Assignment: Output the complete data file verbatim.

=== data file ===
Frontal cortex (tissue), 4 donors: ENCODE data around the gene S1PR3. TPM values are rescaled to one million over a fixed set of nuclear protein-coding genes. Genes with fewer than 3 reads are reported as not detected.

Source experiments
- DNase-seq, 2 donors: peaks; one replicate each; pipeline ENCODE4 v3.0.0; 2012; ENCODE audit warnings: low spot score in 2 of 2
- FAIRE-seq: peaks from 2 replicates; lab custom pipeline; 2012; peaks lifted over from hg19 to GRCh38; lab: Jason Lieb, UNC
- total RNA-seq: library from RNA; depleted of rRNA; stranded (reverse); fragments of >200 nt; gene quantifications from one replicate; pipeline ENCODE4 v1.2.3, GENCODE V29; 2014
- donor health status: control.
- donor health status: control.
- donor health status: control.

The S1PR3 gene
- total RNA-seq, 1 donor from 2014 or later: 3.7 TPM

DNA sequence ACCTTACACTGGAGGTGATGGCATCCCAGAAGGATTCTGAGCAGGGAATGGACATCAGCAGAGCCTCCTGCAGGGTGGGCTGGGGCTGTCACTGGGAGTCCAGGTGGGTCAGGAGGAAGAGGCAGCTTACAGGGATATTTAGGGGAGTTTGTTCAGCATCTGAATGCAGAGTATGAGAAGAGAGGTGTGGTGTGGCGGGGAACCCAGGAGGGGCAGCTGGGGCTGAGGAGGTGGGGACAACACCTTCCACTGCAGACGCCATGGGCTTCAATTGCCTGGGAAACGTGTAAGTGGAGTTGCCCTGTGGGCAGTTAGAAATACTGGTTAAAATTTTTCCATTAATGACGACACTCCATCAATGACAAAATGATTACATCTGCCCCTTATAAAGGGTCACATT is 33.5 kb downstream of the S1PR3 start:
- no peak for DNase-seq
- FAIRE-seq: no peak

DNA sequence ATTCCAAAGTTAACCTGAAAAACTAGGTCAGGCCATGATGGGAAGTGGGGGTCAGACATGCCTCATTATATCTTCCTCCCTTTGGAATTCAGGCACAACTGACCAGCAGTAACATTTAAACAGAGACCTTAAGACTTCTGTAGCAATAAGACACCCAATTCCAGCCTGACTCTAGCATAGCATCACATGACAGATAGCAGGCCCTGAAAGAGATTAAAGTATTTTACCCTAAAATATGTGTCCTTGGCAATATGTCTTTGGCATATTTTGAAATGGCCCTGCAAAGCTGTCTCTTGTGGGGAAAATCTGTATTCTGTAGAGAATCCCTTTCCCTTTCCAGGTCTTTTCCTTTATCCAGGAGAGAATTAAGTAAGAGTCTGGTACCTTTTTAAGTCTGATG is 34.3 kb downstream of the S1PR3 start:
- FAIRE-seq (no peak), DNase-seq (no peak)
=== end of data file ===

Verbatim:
Frontal cortex (tissue), 4 donors: ENCODE data around the gene S1PR3. TPM values are rescaled to one million over a fixed set of nuclear protein-coding genes. Genes with fewer than 3 reads are reported as not detected.

Source experiments
- DNase-seq, 2 donors: peaks; one replicate each; pipeline ENCODE4 v3.0.0; 2012; ENCODE audit warnings: low spot score in 2 of 2
- FAIRE-seq: peaks from 2 replicates; lab custom pipeline; 2012; peaks lifted over from hg19 to GRCh38; lab: Jason Lieb, UNC
- total RNA-seq: library from RNA; depleted of rRNA; stranded (reverse); fragments of >200 nt; gene quantifications from one replicate; pipeline ENCODE4 v1.2.3, GENCODE V29; 2014
- donor health status: control.
- donor health status: control.
- donor health status: control.

The S1PR3 gene
- total RNA-seq, 1 donor from 2014 or later: 3.7 TPM

DNA sequence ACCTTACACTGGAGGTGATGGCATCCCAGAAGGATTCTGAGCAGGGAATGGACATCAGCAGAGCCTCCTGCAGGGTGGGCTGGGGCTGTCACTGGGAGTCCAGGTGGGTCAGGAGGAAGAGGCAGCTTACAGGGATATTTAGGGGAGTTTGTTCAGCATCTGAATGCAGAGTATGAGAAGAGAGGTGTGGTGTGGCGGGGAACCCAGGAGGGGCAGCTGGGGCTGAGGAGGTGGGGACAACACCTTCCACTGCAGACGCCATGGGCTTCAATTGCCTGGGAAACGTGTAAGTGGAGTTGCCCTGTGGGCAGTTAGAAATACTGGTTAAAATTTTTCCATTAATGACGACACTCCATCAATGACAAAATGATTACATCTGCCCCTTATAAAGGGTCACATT is 33.5 kb downstream of the S1PR3 start:
- no peak for DNase-seq
- FAIRE-seq: no peak

DNA sequence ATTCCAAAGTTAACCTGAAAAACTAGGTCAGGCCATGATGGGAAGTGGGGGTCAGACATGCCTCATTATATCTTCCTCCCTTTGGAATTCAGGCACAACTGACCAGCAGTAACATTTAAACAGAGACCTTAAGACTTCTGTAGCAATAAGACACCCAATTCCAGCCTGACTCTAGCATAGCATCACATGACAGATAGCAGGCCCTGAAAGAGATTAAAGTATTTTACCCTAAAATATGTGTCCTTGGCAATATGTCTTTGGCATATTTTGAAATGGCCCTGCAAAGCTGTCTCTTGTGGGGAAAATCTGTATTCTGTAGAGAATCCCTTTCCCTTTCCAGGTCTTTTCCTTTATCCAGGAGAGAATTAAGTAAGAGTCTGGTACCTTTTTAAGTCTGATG is 34.3 kb downstream of the S1PR3 start:
- FAIRE-seq (no peak), DNase-seq (no peak)